What is med school really like?

I’m looking for some info or direction toward resources talking about what the day to day life in med school (particularly the first 2 yrs) is really like. By this I mean

  • hours of class a day

  • hours spent studying

  • types of assignments

    -typical schedule

    I want to know more about what I may be getting myself into…



Also, see my presentation from 2011.

pretzelface –

Well, our school had a “policy” of not more than 26 hours of lecture/week. But lab is apparently not counted in here. I can’t attach a copy of one of my second year schedules, but here’s a summary of a week in last September: Monday : Lecture (respiratory system) 8-12, 1-3. Respiratory system independent study 3-5. Tuesday: OMT lab 8-10, lecture 1-3 pm (Respiratory Pharm). Wednesday: OPP lecture 8-9, Resp/internal med lecture 9-12, 1-4. Thursday: Respiratory Lecture 8-12; Clinical Skills lab 1-5 pm; Friday lecture 8-12 - Resp/ medical ethics/ geriatrics/family practice. 1-4 independendent study (off essentially).

So it was 8-4 or 5 every day with 1 1/2 afternoons off and 2 hours one morning off. Of course, that might be taken up with prep for lab. Considering it takes me at least 2 hours to “review” and study/do objectives and reading for 1 hour of lecture (some more, some less. Closer to 3 hours at first but I got faster), that means that if there were “only” 4 hours of lecture a day, I am probably getting 2 of them reviewed. So I might have 12-16 hours of lecture still to review on the weekend (ie 24-30 hours of studying). Of course, I don’t generally get that much done, so some lectures are imperfectly reviewed (if at all) and that is where I’d take a bit of a hit on exams. That’s it - crunch, repeat. I tended to work a solid 24 hours the weekend before a test, and sometimes pull an “almost-all” nighter. I recommend NOT doing that - 6 hours of sleep should be a minimum. The more you get done during the breaks and “independent study” times, the better.

Some schools have significantly less lecture time. You can stay home and listen to the audio of the lecture, on 1.5 speed, and save some time. First year there is more anatomy lab time and somewhat less lecture time while anatomy is going on. But, you are probably a bit slower with reading and reviewing. I’m not quite in the “gunner” category but studied more than a lot. I do know one kid who studied till 1-2 am every night during the week and slept 4-5 hours, that’s all. That would be the gunner extreme of the range. I know another who has kids who stayed at school from 8-6, studying anytime he wasn’t in class. Went home and had supper with kids. Came back and studied 7:30 to 9 - went home to put kids to bed. Some nights he came back and studied, some he didn’t. Led the boyscout troop on the weekends. That sounds like he did well balancing it. However he did fail 2nd year and is repeating this year.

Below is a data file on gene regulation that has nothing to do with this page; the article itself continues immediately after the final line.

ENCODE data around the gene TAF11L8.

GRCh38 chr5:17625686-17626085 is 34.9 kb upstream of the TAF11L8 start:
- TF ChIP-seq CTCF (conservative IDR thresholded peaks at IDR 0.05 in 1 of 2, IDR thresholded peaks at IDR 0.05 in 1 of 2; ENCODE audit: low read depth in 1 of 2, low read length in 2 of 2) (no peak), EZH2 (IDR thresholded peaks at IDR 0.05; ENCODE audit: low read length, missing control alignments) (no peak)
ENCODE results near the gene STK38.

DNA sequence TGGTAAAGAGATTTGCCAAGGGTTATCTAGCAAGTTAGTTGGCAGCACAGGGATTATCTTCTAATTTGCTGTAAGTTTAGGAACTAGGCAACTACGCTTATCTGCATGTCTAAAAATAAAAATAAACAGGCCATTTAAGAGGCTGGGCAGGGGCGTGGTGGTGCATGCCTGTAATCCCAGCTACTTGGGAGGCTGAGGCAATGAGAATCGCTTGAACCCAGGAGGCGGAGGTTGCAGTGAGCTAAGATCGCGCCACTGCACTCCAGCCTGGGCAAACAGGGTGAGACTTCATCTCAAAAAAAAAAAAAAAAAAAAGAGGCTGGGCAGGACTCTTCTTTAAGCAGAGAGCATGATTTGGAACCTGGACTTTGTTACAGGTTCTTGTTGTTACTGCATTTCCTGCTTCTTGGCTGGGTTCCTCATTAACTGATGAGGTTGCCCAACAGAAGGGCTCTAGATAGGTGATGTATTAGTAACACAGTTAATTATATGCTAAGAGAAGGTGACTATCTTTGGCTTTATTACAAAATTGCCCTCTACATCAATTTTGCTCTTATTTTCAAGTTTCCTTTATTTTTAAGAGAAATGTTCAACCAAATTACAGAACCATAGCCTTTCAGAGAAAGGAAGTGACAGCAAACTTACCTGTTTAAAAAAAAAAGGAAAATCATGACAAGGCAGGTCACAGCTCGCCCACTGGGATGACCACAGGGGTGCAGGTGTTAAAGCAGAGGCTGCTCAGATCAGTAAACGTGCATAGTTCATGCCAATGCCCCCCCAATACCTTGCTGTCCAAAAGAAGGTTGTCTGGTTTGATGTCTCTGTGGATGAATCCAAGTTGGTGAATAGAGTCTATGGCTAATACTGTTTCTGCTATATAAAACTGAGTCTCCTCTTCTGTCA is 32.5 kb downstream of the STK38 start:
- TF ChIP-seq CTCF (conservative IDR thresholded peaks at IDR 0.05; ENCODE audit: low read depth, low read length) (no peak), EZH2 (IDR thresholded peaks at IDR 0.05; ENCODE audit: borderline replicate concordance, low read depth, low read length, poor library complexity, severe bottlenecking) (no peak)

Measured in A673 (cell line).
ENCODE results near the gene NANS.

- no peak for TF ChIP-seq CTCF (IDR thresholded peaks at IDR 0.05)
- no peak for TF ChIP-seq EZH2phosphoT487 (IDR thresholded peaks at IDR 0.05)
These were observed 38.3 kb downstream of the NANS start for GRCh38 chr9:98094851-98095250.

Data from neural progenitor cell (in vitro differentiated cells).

Third year - my rotations have generally been 7 or 8-4 or 5, although last one varied by doctor. was either 7-3:30 or 7a to 7p, depending on the week. But 5 days/week with 1-2 weekends /month also worked if it is a rotation where you take call.

Keeping up is crucial. You will inherently be

“behind” by the weekend,but if you have worked on studying several hours each day, you will probably not have more than 12 hours of studying you really MUST do on the weekend. After a test, you generally have an afternoon and evening where there is no new material to study. So woohoo!!


Two quotes come to mind…

“The days are long and the weeks are short.”

In other words, the days go on forever. Some days last for a week at a time. But, when it’s all over, the weeks fly by.

“I study ALL THE TIME.”

Literally, the only time I am not studying is when I am sleeping or I have given myself a break to be human being. Notice I didn’t say eating? I study while I eat. I study in the shower (self-quizing). I do board questions when I work out. And… I still don’t know everything yet.

That being said, it is STILL WORTH IT!!

I waited 20 years to get to do this and it is worth it.

I’m at a DO school in the SE. We have a block schedule - 4 blocks per year - that are systems based. As a 2nd year, we are now on block 7, so I am ALMOST DONE - Joy! Typical week includes (and this is an ave over the past 2 years) 4 - 8 hours a day of lecture/lab/student directed learning. At least 3 days a week were 8 hour days of committed time. Study time averages about 32 - 40 more hours depending on exams and the subject area. Literally, we study “all the time”.

Here is a test for you - Go to a big book store and find a “First Aid for USMLE Step 1” book. If they don’t have one, have one ordered for the store. You don’t have to buy it just because you asked them to get a copy in. When you find it, skim it over. In two years time, you must know every fact within that resource. And that is why you are studying all the time.

I absolutely love what I am doing and am so grateful to have the chance. It is WORTH EVERY MINUTE of study time to me.

Good luck!!